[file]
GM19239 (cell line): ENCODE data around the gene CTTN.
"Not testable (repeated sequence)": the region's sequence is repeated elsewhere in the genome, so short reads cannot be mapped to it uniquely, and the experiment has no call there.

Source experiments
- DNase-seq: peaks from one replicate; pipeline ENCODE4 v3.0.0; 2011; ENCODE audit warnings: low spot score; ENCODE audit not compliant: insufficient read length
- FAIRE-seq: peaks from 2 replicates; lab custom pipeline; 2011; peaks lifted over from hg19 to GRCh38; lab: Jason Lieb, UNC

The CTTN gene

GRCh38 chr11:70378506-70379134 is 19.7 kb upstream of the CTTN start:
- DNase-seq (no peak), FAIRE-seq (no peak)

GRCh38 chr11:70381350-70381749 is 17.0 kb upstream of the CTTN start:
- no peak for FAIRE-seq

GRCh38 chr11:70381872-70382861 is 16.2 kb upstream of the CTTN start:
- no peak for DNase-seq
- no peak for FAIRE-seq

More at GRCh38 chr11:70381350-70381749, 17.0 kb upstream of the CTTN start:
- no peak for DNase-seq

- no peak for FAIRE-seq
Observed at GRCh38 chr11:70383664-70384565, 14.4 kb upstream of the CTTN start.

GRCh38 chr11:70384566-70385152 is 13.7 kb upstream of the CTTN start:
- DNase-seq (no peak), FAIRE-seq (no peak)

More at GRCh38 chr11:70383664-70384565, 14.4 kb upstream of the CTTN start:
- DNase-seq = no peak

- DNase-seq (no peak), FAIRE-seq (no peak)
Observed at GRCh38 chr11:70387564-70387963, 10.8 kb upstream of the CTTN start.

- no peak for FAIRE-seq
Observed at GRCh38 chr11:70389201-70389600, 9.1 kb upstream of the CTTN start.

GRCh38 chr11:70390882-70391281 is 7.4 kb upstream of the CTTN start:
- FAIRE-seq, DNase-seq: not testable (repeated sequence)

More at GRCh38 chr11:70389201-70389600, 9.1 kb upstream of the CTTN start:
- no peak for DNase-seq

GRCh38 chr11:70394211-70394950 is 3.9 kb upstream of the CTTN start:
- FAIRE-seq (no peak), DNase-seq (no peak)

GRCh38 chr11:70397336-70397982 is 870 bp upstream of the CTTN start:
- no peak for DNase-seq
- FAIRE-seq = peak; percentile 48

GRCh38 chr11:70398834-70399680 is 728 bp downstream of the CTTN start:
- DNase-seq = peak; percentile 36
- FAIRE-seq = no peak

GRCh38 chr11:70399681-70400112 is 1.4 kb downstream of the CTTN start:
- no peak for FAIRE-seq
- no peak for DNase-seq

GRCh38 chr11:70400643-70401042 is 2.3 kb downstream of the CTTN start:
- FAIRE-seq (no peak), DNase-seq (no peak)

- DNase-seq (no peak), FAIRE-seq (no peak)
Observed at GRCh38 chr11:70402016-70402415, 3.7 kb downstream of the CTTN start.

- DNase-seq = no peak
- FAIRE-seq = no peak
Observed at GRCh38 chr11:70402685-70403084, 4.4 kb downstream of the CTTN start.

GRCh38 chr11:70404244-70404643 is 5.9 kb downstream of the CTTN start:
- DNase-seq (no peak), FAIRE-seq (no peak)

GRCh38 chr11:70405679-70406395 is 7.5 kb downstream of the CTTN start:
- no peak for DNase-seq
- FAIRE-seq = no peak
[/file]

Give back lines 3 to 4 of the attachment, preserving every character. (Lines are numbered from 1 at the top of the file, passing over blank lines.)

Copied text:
Source experiments
- DNase-seq: peaks from one replicate; pipeline ENCODE4 v3.0.0; 2011; ENCODE audit warnings: low spot score; ENCODE audit not compliant: insufficient read length